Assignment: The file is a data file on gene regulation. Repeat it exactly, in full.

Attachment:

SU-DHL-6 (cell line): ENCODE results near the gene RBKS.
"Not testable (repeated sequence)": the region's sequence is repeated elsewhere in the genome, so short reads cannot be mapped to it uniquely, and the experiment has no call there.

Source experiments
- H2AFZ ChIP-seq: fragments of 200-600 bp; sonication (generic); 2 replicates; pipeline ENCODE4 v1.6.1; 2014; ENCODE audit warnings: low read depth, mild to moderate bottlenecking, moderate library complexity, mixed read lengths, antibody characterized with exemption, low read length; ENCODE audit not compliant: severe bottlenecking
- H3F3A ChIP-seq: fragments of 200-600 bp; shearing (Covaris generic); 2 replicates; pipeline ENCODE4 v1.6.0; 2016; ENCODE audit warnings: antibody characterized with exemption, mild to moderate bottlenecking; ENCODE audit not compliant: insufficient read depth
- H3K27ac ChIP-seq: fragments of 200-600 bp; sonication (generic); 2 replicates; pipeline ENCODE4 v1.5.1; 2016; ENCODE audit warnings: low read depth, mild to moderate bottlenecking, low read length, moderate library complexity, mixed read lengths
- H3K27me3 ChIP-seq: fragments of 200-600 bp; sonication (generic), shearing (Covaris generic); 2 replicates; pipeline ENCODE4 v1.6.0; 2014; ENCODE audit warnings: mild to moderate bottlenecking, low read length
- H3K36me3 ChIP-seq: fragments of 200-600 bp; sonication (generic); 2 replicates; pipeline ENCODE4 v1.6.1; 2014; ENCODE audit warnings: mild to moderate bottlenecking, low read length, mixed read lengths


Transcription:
SU-DHL-6 (cell line): ENCODE results near the gene RBKS.
"Not testable (repeated sequence)": the region's sequence is repeated elsewhere in the genome, so short reads cannot be mapped to it uniquely, and the experiment has no call there.

Source experiments
- H2AFZ ChIP-seq: fragments of 200-600 bp; sonication (generic); 2 replicates; pipeline ENCODE4 v1.6.1; 2014; ENCODE audit warnings: low read depth, mild to moderate bottlenecking, moderate library complexity, mixed read lengths, antibody characterized with exemption, low read length; ENCODE audit not compliant: severe bottlenecking
- H3F3A ChIP-seq: fragments of 200-600 bp; shearing (Covaris generic); 2 replicates; pipeline ENCODE4 v1.6.0; 2016; ENCODE audit warnings: antibody characterized with exemption, mild to moderate bottlenecking; ENCODE audit not compliant: insufficient read depth
- H3K27ac ChIP-seq: fragments of 200-600 bp; sonication (generic); 2 replicates; pipeline ENCODE4 v1.5.1; 2016; ENCODE audit warnings: low read depth, mild to moderate bottlenecking, low read length, moderate library complexity, mixed read lengths
- H3K27me3 ChIP-seq: fragments of 200-600 bp; sonication (generic), shearing (Covaris generic); 2 replicates; pipeline ENCODE4 v1.6.0; 2014; ENCODE audit warnings: mild to moderate bottlenecking, low read length
- H3K36me3 ChIP-seq: fragments of 200-600 bp; sonication (generic); 2 replicates; pipeline ENCODE4 v1.6.1; 2014; ENCODE audit warnings: mild to moderate bottlenecking, low read length, mixed read lengths